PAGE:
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July 23, 2008

Access to BSD slices from Linux


  1. Installation Stuff
  2. Kernel Configuration
  3. Access the BSD filesystem
  4. LILO Configuration

Installation Stuff

When installing OpenBSD or FreeBSD together with Linux the easiest and painleast way is to create a primary partition under Linux (with fdisk or cfdisk) and set the partition ID to a5 (FreeBSD) or a6 (OpenBSD):

   Device Boot      Start         End      Blocks   Id  System
/dev/hda1               1        1459    11719386    7  HPFS/NTFS
/dev/hda2            1460        1463       32130   83  Linux
/dev/hda3            1464        1829     2939895   a6  OpenBSD
/dev/hda4            1830        9729    63456750    5  Extended

The installer of FreeBSD finds the partition of type a5 and you can create your slices within this partiton.

If you install OpenBSD, the installer will go straight into OpenBSD's fdisk program. The first screen is very confusing. Type 'print' to get a human readable partition overview. You should see the partition you created under Linux as OpenBSD. You can exit fdisk with or without writing changes to disk. The installer will then go into OpenBSD's disklabel editor. You can create your BSD slices within the existing OpenBSD partition.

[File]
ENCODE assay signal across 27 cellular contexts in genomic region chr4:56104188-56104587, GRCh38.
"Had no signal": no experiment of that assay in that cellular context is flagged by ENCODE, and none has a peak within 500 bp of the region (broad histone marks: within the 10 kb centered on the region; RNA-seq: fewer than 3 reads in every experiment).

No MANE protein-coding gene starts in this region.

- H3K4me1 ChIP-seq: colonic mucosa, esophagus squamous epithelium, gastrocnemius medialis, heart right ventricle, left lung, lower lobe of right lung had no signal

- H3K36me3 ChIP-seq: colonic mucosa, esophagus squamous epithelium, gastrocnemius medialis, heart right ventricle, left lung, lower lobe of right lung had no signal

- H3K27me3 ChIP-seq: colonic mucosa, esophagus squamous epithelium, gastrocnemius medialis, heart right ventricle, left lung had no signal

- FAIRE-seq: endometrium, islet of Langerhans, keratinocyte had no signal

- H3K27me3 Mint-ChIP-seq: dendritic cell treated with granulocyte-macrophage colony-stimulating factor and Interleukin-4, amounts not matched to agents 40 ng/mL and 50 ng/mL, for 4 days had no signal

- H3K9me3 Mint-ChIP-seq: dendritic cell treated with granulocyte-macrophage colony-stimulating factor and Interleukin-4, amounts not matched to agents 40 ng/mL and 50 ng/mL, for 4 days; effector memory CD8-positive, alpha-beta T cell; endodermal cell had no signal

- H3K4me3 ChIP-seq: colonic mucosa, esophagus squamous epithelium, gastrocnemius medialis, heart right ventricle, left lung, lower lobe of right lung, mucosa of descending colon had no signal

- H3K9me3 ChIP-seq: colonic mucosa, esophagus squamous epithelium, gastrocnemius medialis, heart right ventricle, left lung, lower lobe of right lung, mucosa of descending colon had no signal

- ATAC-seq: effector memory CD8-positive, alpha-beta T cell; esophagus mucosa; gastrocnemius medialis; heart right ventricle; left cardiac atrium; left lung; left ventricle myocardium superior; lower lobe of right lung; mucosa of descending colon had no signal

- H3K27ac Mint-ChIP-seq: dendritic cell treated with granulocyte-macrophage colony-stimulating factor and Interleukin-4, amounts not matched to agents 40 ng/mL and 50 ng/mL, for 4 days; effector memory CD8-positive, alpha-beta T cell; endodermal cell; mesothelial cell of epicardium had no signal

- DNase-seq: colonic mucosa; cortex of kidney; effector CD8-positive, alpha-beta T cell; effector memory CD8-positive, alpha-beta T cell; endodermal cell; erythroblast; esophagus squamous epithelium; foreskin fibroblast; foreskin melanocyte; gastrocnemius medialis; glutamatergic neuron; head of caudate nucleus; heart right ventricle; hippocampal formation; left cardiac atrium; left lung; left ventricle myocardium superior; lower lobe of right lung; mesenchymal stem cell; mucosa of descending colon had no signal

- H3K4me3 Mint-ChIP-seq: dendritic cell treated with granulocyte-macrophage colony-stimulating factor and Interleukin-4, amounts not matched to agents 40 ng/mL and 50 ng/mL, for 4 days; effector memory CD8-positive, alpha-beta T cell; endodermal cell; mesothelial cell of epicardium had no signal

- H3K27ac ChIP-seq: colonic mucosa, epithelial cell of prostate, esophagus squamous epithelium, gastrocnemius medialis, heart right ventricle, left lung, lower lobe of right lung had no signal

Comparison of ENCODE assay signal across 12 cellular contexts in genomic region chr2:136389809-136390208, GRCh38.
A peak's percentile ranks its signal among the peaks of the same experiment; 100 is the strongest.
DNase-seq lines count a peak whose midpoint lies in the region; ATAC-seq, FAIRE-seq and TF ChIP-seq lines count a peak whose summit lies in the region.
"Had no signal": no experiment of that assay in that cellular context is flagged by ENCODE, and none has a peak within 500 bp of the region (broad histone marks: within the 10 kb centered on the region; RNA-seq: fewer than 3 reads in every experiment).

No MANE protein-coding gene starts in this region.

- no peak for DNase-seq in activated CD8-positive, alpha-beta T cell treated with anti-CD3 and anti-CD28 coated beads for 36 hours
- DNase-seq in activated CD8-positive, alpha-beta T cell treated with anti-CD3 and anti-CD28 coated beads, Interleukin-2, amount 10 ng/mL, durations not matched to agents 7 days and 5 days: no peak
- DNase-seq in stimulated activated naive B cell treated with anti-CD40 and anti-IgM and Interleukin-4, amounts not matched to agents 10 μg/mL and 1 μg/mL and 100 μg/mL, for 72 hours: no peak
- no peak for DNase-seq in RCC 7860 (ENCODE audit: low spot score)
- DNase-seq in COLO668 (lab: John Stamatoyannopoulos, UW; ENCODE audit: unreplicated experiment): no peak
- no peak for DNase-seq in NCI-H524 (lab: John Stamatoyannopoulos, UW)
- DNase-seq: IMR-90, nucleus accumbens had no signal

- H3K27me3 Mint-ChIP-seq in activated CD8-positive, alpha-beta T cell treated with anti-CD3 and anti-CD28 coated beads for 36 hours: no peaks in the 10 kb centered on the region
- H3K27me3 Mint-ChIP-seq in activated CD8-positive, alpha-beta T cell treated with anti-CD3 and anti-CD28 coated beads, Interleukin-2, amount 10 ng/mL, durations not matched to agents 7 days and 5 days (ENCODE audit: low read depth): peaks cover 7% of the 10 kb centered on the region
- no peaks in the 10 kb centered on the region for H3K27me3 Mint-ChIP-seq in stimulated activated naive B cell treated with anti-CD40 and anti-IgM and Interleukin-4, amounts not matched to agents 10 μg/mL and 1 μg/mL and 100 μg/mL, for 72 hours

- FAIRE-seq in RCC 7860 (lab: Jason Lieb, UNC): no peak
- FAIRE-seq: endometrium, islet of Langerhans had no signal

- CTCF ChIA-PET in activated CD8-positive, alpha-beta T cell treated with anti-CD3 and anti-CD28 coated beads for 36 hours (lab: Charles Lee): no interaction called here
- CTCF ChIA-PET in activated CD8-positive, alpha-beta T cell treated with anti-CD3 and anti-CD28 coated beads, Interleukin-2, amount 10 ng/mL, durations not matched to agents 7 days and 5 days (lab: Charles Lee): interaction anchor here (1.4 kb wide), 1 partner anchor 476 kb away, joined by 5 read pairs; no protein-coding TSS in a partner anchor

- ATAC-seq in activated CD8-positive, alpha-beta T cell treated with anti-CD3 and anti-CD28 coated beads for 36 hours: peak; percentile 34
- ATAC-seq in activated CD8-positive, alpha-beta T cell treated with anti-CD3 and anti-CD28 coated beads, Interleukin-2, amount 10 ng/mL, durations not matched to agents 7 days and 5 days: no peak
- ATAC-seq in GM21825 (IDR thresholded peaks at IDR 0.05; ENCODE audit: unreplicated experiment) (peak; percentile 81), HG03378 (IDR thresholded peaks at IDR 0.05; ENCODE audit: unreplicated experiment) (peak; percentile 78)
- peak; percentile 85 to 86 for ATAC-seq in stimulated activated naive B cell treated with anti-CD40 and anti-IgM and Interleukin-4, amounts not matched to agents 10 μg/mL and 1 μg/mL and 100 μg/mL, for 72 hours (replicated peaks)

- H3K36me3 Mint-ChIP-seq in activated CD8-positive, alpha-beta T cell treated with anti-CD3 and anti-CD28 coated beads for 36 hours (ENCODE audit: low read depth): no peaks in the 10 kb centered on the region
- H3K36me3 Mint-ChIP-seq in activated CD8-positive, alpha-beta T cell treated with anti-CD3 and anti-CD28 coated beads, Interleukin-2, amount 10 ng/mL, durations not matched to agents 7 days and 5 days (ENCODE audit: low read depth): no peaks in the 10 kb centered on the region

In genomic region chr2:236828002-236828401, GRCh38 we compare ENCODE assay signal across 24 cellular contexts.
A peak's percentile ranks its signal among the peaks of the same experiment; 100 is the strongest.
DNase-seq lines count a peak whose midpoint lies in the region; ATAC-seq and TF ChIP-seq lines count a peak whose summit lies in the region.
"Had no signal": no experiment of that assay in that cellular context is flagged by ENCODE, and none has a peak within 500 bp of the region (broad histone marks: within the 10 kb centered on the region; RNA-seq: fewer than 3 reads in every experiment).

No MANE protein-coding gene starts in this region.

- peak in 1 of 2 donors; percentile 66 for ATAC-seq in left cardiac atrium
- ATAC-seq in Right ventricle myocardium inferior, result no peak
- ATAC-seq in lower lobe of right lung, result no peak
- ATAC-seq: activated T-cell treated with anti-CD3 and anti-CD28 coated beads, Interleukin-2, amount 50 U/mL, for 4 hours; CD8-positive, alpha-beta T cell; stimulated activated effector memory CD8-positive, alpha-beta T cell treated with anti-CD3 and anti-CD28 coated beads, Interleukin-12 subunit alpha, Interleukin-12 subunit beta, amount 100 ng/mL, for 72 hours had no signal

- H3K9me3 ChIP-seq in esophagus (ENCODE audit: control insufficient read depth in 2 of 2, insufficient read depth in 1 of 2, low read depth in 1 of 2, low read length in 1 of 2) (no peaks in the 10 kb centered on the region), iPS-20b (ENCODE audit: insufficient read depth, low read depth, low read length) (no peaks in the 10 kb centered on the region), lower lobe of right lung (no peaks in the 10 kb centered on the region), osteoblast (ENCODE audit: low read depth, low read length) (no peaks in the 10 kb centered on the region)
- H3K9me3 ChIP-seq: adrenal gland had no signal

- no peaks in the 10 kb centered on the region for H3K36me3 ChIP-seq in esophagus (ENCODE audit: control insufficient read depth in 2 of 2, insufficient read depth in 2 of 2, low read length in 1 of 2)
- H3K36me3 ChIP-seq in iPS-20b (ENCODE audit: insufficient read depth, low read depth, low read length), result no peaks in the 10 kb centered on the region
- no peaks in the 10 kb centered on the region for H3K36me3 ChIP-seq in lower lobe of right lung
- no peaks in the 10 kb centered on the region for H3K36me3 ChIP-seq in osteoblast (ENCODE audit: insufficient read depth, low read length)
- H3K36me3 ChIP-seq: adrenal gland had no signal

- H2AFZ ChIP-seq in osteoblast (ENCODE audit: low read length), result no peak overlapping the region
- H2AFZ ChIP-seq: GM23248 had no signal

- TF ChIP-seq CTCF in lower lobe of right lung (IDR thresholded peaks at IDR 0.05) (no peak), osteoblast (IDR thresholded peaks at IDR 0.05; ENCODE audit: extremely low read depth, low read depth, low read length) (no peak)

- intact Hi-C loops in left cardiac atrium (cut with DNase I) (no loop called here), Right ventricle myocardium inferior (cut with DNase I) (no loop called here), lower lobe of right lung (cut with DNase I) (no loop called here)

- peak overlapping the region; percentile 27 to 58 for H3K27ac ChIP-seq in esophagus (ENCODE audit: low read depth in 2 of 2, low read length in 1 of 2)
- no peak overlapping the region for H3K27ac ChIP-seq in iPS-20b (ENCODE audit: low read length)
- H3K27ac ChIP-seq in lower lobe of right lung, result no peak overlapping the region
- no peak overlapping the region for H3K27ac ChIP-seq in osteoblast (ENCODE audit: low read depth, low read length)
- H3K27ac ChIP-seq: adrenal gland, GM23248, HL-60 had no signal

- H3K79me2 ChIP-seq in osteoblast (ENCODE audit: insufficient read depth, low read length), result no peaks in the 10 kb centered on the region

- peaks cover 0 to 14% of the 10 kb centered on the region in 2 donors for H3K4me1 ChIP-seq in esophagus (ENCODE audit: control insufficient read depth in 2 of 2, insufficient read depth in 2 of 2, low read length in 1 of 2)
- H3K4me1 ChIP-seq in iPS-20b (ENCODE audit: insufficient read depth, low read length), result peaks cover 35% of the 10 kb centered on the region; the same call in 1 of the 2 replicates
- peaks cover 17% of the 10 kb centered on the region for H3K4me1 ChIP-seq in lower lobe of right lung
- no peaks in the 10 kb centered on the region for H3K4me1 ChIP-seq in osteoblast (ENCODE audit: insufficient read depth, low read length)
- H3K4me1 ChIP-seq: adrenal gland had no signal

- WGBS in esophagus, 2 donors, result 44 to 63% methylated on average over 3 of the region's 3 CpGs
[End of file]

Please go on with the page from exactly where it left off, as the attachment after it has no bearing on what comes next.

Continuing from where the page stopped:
2. Kernel Configuration

In order to be able to see your BSD slices under Linux your Linux kernel must be configured for BSD disklabel support:

# make menuconfig

And obviously you also need support for BSD's filesystem type ufs.

As you see write support is still marked as DANGEROUS.

Access the BSD filesystem

FreeBSD and OpenBSD actually don't use the same filesystem type. If you want to mount your OpenBSD filesystems under Linux put something like

 # OpenBSD
 /dev/hda15       /bsd           ufs     ro,ufstype=44bsd        1   0
 /dev/hda17       /bsd/usr       ufs     ro,ufstype=44bsd        1   0

to Linux' /etc/fstab. For FreeBSD  'ufstype=ufs2'  is used instead of  'ufstype=44bsd' :

 # FreeBSD
 /dev/sda8         /bsd           ufs    ro,ufstype=ufs2         1   0
 /dev/sda10        /bsd/var       ufs    ro,ufstype=ufs2         1   0
 /dev/sda11        /bsd/tmp       ufs    ro,ufstype=ufs2         1   0
 /dev/sda12        /bsd/usr       ufs    ro,ufstype=ufs2         1   0

As mentioned before, write support is still marked as dangerous - to be on the safe side we add the read-only (ro) option.

If you don't know how your BSD slices show up in Linux, first check your fstab under BSD, e.g. for the above example it might look as below:

 BSD# cat /etc/fstab
 # Device                Mountpoint      FStype  Options         Dump    Pass#
 /dev/ad4s1b             none            swap    sw              0       0
 /dev/ad4s1a             /               ufs     rw              1       1
 /dev/ad4s1e             /tmp            ufs     rw              2       2
 /dev/ad4s1f             /usr            ufs     rw              2       2
 /dev/ad4s1d             /var            ufs     rw              2       2
 /dev/acd0               /cdrom          cd9660  ro,noauto       0       0

Back at Linux you check the kernel messages for the BSD disklabel:

 root@tux# dmesg|grep -w bsd
 sda1: <bsd: sda8 sda9 sda10 sda11 sda12 >

The Linux partitions are the same order as the BSD slices: sda8-ad4s1a (/), sda9-ad4s1b (swap), sda10-ad4s1d (/var), sda11-ad4s1e (/tmp), ad4s1f-sda12 (/usr).

LILO Configuration

Under Linux you add a section like

 # BSD

to your /etc/lilo.conf and rerun lilo. The above entry creates a line 'BSD' in LILO's boot menu, that starts BSD's chain loader. This entry is valid for both OpenBSD and FreeBSD (and possibly for other BSDs aswell).